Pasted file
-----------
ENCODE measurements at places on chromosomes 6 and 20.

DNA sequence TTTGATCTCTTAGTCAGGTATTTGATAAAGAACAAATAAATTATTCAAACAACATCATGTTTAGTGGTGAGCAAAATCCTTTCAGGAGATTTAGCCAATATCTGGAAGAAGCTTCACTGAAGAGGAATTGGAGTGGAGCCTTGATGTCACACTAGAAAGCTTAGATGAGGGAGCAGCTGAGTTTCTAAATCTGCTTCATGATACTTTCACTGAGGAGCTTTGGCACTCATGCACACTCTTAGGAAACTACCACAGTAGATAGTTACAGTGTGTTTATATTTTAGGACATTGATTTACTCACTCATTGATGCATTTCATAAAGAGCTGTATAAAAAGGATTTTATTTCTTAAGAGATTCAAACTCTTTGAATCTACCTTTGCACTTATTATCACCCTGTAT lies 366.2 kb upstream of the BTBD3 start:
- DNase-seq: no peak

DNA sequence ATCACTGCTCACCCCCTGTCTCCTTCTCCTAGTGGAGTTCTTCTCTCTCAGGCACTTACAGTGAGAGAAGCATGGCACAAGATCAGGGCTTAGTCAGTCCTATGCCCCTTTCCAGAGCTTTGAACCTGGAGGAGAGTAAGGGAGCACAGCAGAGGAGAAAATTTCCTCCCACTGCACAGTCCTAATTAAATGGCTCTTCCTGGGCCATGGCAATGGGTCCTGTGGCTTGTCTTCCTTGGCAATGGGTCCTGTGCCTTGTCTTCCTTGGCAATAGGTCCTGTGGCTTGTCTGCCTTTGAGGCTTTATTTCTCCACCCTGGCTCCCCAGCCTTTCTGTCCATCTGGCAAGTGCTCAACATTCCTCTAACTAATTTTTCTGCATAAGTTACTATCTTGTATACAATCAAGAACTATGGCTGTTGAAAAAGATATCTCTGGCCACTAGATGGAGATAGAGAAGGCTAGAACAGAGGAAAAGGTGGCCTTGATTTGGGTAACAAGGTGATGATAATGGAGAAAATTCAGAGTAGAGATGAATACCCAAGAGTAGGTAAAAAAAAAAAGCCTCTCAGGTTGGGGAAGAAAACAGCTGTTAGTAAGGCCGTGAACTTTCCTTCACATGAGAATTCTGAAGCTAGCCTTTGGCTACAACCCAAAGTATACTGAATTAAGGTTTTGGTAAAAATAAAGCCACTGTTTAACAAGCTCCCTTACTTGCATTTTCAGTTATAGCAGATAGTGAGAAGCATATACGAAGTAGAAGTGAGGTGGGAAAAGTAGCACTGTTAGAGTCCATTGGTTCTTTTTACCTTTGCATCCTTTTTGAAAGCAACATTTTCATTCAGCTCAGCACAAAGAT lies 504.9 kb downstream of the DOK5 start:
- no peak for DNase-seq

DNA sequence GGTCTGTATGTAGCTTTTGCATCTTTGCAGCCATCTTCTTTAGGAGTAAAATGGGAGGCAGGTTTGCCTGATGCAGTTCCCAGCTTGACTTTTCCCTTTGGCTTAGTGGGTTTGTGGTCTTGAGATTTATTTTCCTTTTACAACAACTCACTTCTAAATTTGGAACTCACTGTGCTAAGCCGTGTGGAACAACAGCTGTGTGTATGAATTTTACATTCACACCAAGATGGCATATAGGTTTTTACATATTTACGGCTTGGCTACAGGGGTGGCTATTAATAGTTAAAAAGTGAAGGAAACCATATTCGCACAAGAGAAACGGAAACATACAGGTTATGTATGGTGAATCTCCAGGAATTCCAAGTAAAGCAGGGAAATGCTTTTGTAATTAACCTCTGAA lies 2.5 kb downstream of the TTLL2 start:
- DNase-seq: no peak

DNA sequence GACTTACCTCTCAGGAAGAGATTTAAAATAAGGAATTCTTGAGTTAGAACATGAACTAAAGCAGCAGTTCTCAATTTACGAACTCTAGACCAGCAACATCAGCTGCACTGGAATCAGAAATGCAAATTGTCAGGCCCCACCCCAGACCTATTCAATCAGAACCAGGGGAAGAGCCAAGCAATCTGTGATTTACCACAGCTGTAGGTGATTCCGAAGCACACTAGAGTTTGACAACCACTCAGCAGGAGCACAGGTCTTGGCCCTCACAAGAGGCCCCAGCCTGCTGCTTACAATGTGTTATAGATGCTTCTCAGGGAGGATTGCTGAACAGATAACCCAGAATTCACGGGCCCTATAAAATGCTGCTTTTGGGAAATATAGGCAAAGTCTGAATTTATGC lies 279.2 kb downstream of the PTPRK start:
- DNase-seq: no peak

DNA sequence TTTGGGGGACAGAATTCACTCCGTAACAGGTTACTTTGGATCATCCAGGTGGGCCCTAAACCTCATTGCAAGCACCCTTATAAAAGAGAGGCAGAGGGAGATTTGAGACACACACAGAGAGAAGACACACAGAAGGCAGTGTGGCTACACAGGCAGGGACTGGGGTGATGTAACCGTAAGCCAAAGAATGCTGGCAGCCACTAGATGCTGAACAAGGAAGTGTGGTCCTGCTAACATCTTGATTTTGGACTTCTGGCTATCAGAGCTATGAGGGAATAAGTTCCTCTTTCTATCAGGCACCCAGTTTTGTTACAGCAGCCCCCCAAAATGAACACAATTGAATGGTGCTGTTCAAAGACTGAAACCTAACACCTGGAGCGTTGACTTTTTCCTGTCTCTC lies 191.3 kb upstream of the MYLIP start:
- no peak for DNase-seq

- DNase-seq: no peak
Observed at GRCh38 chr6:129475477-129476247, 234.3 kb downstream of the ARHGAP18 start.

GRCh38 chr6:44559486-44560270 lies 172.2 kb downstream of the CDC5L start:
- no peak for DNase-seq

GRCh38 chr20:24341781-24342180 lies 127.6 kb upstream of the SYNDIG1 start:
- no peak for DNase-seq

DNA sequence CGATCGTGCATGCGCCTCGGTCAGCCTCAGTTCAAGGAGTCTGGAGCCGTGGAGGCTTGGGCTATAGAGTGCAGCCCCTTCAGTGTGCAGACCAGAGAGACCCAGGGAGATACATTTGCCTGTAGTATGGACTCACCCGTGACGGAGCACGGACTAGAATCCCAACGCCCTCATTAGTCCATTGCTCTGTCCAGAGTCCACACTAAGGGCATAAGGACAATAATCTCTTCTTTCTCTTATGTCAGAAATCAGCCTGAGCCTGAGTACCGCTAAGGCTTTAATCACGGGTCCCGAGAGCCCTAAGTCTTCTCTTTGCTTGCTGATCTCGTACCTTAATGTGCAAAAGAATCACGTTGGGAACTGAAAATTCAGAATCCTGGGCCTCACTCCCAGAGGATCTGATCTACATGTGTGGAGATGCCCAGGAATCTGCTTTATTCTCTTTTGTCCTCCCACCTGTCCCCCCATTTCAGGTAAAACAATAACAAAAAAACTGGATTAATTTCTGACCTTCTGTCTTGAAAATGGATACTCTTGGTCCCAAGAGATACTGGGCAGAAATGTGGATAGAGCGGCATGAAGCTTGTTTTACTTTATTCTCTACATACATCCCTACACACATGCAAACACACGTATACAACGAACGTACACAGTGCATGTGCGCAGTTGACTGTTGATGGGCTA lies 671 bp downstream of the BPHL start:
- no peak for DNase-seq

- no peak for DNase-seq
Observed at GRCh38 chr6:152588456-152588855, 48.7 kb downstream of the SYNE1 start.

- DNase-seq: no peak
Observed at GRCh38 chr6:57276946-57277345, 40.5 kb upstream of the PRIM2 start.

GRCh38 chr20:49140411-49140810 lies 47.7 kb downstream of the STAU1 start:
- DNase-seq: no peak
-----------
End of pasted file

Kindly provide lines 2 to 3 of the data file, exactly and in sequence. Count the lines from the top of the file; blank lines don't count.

DNA sequence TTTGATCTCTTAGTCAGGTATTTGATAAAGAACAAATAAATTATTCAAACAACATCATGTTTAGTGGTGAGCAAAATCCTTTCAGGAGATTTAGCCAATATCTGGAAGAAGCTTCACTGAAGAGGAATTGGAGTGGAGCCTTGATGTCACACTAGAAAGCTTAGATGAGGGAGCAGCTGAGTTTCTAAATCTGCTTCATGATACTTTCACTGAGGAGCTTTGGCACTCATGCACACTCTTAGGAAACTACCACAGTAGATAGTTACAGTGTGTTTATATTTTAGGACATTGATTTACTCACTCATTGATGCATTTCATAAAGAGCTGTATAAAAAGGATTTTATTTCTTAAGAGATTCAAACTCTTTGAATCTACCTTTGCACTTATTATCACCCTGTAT lies 366.2 kb upstream of the BTBD3 start:
- DNase-seq: no peak